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Brake Fluid

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I'm changing my brake fluid after a siezed rear caliper cooked my current fluid! (one of the problems of not using the car enough!) I have been recommended to use silicone fliud by a mate with an 1970's MG. Is this good advise?

Ta

Mark

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That depends.

If he is referring to 5.1 which is silicone but compatible with the older DOT4 and earlier minerals then it's fine.

If it's DOT 5 then..

Are you going to flush the whole system, clean/ replace (ideally replace) all the rubbers (including master cylinder) and change the fluid periodically to get rid of the water that will collect at the lowest points of the system?

If yes, then go for it. You'll get a fluid that's less prone to absorbing water and boils at a higher temperature.

If no. Then don't do it, you'll have a fluid where the water pools in the low points and so induces rust there (callipers?), it will for a sort of gel where it mixes with the old fluid (hence change rubbers) and so partially block flow of fluid.

The 5.1 still has the water pooling issue as it is not hygroscopic, thus does not absorb water, but water does naturally get into the system and so where the older stuff holds the water in suspension, the 5.1 doesn't.

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I just purchased a couple of bottles of Castrol GT LMA for mine.

Edited by GavinS1

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Just my 2p,

5 = silicon, as the man said

5.1= aka castrol SRF silicon ester (not at all the same as silicon) and compatible with dot 3/4 which glycol-ester based (similar to antifreeze)

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Is there any real benefit to using silicon-based brake fluid for road use especially with all the faffing about you may need to do to make sure the old stuff is out? I didn't think S1s were prone to brake fade under normal use.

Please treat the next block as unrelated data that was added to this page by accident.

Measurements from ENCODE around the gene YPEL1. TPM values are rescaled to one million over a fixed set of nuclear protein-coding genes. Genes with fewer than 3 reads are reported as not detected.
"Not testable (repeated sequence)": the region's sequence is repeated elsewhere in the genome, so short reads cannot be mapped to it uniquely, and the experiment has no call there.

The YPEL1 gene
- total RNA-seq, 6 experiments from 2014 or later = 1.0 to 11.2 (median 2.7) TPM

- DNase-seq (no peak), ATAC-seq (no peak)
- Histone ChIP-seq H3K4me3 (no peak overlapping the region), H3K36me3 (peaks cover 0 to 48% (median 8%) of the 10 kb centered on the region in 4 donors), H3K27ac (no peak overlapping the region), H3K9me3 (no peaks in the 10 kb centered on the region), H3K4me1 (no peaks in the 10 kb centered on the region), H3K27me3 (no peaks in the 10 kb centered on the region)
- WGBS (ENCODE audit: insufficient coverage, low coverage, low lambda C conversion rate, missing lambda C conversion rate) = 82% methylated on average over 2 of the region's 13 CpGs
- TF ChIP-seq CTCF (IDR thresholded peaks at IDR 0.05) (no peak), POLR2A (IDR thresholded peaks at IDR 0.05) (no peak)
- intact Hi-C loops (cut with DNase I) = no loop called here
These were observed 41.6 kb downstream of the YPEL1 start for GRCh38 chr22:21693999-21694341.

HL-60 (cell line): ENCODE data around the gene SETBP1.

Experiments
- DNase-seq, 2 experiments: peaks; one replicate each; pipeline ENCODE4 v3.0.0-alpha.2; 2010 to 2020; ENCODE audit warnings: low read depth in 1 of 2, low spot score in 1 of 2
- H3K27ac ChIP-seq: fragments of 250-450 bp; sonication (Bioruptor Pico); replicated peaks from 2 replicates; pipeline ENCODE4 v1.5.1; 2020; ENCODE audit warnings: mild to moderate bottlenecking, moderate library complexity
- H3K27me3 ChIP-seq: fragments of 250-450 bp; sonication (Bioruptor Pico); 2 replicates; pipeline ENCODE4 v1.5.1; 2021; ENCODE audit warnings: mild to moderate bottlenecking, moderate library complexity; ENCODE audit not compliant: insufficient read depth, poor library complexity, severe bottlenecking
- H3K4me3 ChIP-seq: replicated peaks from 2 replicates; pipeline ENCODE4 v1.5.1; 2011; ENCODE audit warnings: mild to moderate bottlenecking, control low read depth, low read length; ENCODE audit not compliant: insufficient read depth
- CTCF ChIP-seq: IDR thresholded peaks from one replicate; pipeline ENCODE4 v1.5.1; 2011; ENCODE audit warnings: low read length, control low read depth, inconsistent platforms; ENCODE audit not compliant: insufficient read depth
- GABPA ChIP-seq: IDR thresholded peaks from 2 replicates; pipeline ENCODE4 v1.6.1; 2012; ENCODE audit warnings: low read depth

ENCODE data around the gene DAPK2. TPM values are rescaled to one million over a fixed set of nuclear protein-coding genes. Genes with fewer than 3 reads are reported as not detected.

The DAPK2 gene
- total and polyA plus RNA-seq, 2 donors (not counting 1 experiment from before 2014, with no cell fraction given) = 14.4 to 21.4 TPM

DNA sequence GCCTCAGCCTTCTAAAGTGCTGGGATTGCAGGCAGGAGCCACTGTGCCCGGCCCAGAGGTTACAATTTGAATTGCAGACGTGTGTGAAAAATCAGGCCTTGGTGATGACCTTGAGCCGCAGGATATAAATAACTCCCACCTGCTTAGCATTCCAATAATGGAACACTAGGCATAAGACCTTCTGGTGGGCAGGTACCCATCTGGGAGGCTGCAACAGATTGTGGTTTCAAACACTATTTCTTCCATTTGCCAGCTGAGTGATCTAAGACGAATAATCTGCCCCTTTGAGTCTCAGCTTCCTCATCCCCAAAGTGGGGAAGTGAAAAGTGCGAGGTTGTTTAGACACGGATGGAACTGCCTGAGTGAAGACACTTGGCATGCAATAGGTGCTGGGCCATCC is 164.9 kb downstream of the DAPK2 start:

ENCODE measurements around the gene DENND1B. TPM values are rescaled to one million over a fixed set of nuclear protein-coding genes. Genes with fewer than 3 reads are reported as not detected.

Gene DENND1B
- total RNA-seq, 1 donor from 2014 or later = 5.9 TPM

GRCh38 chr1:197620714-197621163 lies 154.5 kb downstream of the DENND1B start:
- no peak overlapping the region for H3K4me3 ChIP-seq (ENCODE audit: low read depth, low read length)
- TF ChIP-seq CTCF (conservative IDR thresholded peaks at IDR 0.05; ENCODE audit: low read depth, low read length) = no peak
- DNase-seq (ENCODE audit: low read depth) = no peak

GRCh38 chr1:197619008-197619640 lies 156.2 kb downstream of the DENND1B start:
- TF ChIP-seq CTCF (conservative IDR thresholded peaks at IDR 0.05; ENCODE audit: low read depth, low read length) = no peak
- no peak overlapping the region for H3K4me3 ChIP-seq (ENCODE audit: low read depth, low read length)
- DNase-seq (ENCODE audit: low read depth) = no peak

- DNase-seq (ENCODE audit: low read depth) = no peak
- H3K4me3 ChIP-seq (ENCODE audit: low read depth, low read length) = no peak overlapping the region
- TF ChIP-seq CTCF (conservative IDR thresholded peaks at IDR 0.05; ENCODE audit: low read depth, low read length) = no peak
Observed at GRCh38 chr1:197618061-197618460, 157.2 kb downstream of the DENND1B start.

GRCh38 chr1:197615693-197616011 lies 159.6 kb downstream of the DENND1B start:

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I've heard 5.0 will trap microscopic air bubbles if you aren't very careful when adding it (pour it slow). As a result it can take longer to bleed if some air does get trapped along the way and needs time to purge. (pedal may be slightly softer for a while until all the air trapped along the way has "percolated" out) I've also heard that you're better off with conventional hi-temp stuff if you use the car at track days etc and silicone is more for garage queens that sit for long periods of time so the water doesn't corrode the lines and cylinders over time. Can't speak from a position of authority, and I haven't heard if any of this is true for 5.1, but I've heard the above said many times about 5.0.

Edited by comem47

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5.1 and many of the new full-synths have boiling point over 500 degrees -

............Dry boiling point / Wet boiling point

DOT 3 - 205 °C (401 °F)/140 °C (284 °F)

DOT 4 - 230 °C (446 °F)/155 °C (311 °F)

DOT 5 - 260 °C (500 °F)/180 °C (356 °F)

DOT 5.1 - 270 °C (518 °F)/190 °C (374 °F)

Edited by Quikr

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I have used the Ford Truck Heavy Duty DOT-3 for track days, but with the single pot small brakes (even with ceramic pads) it doesn't help much to prevent boiling. Brakes were a definite weakness on S1 and S2. I would try bleeding them but run a few hot laps and your done and then have to brake easier and earlier regardless of pumping to use the rest of your track time. (Watkins Glen turn 1 being an example) Of course everything changes on the street and you'll never see this boiling problem for the occasional quick stop or two, but the OEM brake setup still is lacking. I could see some large 4 pot calipers taking advantage of the space and larger rotors 16 inch wheels would provide you and would help dramatically vs the stock 14 in wheel setup.

Here's a quote from the web on the Ford Truck stuff:

Ford Heavy Duty DOT 3

550 deg F dry,

290 deg F wet.

Ford Heavy Duty DOT 3 is VERY inexpensive and ispopular among racers because of its excellent dry boiling point. Itabsorbs moisture quickly, but the racers don't care since they change theirfluid frequently. Comes in metal cans so it may be stored. I wouldnot use this in my Impala for the street.

Edited by comem47

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